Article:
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Farmers Market
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Take your grocery shopping outside with the help of these neighborhood farmers markets

Farmers market season is in full swing throughout the city with new safety measures in place.


There’s arguably never been a better time to shop at your local farmers markets. Always one of summer’s keenest pleasures, the prospect of grabbing groceries in the open air is, under current circumstances, an especially appealing prospect—and lucky for us farm-fresh fruit and veggie lovers, Chicago’s markets are open for the season with new safety measures in place, from capacity limits to hours reserved specifically for seniors and immunocompromised folks. Here are some of the best options throughout the city; before visiting, be sure to visit each market’s website to read up on its safety procedures (and don’t forget to pack a mask alongside your best produce-holding tote).

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Lincoln Square Farmers Market

Lincoln and Leland Avenues, Tuesdays 7am–1pm, Thursdays 3pm–7pm 

You’ve got two opportunities throughout the week to shop at the Lincoln Square market, perfect for those who are prone to forgetting items on their list on the first go-around. Its vendors vary somewhat based on which day you’re visiting, but you’ll enjoy (among other options) small-batch dairy wares from Stamper Cheese and drop-offs at the zero-waste composter WasteNot Compost on both Tuesdays and Thursdays.

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Andersonville Farmers Market

Catalpa Avenue from Clark Street to Ashland Avenue, Wednesdays 3–7pm 

Organizers encourage pre-ordering for pickup to avoid hassle and lines at this mid-week market, though you’re also welcome to shop in-person—either way, you’ll find a particularly robust selection of baked goods among its ranks, including breads and pastries from Lost Larson and caky potato doughnuts from Downstate Donuts.

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61st Street Farmers Market

61st Street and Dorchester Avenue, Saturdays 9am–2pm

Hosted by nonprofit The Experimental Station, this market sits on the border between Hyde Park and Woodlawn and hosts stalls from scores of local and Midwestern vendors, like grass-fed meats out of Mint Creek Farm and hand-crafted tea blends from Senteamental Moods. On your way out, pick up a lunch of flaky hand pies from Pleasant House Bakery and an iced rose cardamom latte from Build Coffee.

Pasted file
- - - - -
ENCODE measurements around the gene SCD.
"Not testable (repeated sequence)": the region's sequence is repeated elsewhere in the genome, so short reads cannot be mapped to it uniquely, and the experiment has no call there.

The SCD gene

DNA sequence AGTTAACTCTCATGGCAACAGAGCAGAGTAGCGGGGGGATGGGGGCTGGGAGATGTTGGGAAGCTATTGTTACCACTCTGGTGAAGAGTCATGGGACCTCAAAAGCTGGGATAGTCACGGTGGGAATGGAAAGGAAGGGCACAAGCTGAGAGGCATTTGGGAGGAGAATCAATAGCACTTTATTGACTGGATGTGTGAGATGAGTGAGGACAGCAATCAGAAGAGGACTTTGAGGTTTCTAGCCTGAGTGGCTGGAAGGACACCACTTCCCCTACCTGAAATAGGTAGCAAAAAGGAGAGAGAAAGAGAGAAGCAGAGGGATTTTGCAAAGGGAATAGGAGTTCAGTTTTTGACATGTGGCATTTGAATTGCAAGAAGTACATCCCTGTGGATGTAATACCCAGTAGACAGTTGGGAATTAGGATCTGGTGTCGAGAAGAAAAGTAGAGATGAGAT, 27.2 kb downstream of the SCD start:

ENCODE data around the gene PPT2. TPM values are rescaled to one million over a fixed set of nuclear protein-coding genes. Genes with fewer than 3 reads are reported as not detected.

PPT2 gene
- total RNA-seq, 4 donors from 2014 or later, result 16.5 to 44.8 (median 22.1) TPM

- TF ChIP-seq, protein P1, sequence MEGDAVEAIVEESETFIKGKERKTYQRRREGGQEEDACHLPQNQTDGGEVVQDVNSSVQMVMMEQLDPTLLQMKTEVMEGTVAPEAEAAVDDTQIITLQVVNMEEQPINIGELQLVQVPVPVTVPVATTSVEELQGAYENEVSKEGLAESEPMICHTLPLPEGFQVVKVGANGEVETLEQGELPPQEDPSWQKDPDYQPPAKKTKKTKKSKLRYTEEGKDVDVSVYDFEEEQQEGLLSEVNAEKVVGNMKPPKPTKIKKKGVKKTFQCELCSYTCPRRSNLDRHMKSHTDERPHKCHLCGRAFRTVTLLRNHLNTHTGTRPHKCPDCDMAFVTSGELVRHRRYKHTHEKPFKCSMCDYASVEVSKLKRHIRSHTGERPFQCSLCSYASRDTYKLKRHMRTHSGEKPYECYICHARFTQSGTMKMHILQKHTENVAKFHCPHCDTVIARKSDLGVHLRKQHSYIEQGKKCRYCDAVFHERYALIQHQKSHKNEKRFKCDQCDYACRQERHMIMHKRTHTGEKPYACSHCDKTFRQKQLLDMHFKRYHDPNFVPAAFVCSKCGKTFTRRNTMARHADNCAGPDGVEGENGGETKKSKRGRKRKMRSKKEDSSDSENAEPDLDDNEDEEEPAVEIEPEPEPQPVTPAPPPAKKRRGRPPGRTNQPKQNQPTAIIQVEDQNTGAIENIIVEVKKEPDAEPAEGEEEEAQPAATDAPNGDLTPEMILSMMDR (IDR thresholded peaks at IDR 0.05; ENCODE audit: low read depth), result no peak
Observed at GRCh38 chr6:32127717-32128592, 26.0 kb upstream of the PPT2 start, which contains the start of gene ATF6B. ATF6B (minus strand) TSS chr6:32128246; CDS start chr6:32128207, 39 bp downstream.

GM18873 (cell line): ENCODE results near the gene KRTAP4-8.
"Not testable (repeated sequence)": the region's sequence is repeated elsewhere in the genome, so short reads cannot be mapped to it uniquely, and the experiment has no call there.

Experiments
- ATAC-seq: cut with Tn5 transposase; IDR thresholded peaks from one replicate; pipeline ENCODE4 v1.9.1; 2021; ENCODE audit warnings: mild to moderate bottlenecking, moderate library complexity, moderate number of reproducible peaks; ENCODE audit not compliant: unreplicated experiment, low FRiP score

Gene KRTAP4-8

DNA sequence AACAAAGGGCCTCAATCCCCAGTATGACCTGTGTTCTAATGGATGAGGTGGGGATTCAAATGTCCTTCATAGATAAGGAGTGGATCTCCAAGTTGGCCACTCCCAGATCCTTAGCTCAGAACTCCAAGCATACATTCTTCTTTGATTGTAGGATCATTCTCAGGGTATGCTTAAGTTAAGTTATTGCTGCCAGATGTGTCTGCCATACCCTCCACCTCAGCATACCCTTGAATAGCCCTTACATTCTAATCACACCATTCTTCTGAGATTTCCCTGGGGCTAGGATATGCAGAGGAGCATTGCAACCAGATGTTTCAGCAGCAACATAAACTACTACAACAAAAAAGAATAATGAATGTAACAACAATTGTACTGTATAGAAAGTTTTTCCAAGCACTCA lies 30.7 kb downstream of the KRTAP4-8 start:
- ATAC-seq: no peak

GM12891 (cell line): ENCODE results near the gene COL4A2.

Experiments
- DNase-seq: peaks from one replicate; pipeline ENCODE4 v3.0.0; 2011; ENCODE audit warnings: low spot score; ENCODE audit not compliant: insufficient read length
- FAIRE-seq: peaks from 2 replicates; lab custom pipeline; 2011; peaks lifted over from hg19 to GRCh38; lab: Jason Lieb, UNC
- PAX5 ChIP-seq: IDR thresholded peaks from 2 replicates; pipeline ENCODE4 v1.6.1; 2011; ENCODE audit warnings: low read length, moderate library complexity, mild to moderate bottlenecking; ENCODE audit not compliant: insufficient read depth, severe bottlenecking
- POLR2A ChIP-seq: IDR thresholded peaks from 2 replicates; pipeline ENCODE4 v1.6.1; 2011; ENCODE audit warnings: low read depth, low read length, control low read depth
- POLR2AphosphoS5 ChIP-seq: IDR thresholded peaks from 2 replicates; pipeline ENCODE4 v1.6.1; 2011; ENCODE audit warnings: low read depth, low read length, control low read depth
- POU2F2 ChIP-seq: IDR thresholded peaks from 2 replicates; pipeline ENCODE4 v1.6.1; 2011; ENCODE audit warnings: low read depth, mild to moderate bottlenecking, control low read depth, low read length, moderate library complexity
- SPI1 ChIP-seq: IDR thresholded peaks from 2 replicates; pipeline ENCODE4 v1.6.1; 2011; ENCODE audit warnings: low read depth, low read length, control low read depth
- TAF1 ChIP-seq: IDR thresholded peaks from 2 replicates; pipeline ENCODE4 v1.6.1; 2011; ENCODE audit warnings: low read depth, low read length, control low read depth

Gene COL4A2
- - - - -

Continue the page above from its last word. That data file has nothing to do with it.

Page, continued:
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Plant Chicago

Davis Square Park, Saturdays 11am–3pm

The Chicago Farmers Market Collective, an initiative of Plant Chicago, led the charge earlier this year in creating virtual markets for pickup across the city, which helped boost the business of local growers hit hard by the stay-at-home order. You can still shop from their vendors online or visit the physical Plant Chicago market in Back of the Yards, which features hyperlocal favorites like organic, Chicago-grown fruits and veggies from Cedillo’s Fresh Produce. (It’s worth noting that many of the markets on this list also have virtual delivery and pickup options; see their websites for details.)

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Garfield Park Neighborhood Market

The Hatchery, 135 N Kedzie, Saturdays 10am–2pm

The Garfield Park Garden Network operates a cluster of community gardens across the neighborhood, and you’ll find its fresh wares sold weekly at this market, located right off the Kedzie Green Line stop in front of the nonprofit business incubator The Hatchery. The hyperlocal market is also home to goods from tons of other West Side growers and businesses, many of which are Black-, Latinx- and women-owned.

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Green City Markets

Lincoln Park: N Clark Street and N Lincoln Avenue, Saturdays 7am–1pm; West Loop: Mary Bartelme Park, Saturdays 8am–1pm

One of the city’s largest market programs, Green City has summer locations in Lincoln Park and the West Loop with a huge variety of producer stalls hailing from five states across the Midwest: Here you’ll find cheesemongers, tomato preserves, bunches of lavender and everything in between. Eco-minded visitors can also bring their food waste—including meat and dairy products—to compost in the markets’ drop-off bins for $3 per bag. 

Pilsen Community Market

1821 S Blue Island Avenue, Sundays 9am–3pm

This locally-focused market showcases vendors from the neighborhood and surrounding areas, with an emphasis on Pilsen’s Latinx-owned businesses. Pick up savory pupusas, homemade salsas, crafted gifts and other artisanal goods each week; you’ll also find food trucks and stalls for produce, eggs and meat.

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Community of the Future Market

Marz Community Brewing, 3630 S Iron Street, Sundays 10am–2pm

Head to the parking lot behind Marz Community Brewing in McKinley Park for a holistic farmers market experience, which includes produce and food-related vendors as well as T-shirts, ceramics and, yes, plenty of beer. You’ll have to make a $5 reservation ahead of time to get in, the cost of which goes toward market expenses.

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Logan Square Farmers Market

Logan Boulevard from Milwaukee Avenue to Whipple Street, Sundays 10am–3pm

Plan your Sunday produce pickup to a T with the help of the Logan Square market’s online map, which details the upcoming week’s vendor layout, hand-washing stations and arrows indicating foot traffic flow. The market has a rotating list of 60 vendors, but weekly standbys include Willow Garlic Growers’ organic bulbs, scapes and bunches, plus delicate bouquets from The Flower Garden.

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